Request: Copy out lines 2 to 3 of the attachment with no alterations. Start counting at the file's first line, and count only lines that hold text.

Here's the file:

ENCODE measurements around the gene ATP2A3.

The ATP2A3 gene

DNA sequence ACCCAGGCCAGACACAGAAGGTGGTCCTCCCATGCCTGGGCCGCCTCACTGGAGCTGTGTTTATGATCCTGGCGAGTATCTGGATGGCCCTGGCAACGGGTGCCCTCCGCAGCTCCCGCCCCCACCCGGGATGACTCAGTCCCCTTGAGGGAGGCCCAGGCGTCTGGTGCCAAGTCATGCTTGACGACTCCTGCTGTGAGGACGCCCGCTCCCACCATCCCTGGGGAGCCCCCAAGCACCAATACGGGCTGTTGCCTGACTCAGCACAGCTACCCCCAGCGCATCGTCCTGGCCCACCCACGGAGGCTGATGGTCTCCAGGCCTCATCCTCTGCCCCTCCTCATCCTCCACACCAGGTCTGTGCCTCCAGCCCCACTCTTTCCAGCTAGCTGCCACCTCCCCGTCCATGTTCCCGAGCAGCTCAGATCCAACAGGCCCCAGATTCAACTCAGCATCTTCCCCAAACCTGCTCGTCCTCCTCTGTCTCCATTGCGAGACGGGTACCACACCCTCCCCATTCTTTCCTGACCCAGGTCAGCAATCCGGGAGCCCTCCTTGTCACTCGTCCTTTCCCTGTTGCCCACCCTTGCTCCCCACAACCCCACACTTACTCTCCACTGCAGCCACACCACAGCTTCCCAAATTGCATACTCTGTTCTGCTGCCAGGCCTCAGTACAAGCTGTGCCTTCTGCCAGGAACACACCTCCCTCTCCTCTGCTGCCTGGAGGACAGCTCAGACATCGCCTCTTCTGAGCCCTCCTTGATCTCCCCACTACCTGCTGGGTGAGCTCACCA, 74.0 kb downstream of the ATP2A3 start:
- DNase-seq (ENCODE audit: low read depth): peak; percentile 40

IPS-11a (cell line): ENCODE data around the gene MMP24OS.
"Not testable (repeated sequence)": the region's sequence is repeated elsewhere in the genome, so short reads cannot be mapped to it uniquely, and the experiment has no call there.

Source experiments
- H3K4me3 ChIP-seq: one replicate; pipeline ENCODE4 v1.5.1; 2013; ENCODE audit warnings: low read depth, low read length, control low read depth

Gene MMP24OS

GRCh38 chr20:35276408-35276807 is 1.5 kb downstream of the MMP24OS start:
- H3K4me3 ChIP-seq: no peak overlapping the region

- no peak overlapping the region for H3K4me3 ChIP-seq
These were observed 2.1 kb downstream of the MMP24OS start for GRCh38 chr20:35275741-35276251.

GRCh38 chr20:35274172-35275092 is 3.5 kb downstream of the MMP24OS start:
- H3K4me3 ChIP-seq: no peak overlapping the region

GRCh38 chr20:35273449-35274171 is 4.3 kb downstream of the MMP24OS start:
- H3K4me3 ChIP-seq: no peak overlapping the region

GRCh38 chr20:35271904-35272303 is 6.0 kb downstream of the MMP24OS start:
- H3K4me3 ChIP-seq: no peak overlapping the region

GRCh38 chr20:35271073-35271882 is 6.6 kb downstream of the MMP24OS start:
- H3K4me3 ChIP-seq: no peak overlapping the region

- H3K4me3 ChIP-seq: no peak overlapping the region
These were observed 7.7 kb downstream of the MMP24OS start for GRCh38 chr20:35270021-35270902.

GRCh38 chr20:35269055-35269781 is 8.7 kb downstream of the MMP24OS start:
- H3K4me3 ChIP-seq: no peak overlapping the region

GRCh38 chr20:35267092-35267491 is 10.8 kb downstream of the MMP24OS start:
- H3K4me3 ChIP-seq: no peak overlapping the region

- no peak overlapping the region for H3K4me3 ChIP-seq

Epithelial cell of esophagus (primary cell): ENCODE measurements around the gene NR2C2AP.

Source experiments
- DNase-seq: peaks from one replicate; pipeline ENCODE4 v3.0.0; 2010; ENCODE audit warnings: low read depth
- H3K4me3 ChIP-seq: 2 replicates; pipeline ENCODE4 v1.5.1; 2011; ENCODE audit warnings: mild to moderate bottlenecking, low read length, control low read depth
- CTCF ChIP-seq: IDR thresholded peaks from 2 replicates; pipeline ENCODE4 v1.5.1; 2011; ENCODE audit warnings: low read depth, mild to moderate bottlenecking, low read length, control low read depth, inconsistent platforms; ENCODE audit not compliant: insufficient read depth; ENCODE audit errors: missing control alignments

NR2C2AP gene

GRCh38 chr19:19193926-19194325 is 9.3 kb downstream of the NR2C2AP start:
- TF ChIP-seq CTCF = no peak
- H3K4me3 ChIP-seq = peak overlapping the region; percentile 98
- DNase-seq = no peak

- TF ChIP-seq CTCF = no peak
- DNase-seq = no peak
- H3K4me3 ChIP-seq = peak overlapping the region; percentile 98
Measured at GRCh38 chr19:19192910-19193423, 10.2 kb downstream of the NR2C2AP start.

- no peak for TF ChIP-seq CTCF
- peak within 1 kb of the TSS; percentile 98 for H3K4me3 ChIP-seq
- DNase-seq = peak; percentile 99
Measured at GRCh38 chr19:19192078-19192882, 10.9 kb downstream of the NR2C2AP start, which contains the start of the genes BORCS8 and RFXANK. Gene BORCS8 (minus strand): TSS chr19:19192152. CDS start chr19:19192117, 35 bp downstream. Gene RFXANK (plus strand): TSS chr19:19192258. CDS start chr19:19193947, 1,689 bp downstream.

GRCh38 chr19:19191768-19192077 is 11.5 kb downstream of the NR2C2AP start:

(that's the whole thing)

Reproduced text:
The ATP2A3 gene

DNA sequence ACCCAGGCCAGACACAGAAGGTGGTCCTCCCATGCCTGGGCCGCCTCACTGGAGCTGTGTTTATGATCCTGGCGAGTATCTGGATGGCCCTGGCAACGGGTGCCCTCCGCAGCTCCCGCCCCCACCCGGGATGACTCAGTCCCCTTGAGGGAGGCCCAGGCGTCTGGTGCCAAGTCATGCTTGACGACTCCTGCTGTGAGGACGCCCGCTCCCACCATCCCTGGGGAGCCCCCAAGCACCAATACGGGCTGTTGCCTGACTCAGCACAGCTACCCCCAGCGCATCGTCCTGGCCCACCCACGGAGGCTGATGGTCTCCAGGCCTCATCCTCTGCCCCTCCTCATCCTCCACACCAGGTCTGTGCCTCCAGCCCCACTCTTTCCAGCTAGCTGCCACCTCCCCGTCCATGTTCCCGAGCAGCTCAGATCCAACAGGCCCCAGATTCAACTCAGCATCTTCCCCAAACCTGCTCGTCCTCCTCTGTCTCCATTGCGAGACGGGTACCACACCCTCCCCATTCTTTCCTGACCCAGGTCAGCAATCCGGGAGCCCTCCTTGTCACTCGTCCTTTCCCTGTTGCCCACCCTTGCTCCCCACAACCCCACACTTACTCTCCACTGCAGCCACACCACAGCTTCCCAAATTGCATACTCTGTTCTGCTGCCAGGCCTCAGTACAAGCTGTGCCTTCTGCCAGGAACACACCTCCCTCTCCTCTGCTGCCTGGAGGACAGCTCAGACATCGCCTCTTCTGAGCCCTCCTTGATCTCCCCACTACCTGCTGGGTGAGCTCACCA, 74.0 kb downstream of the ATP2A3 start: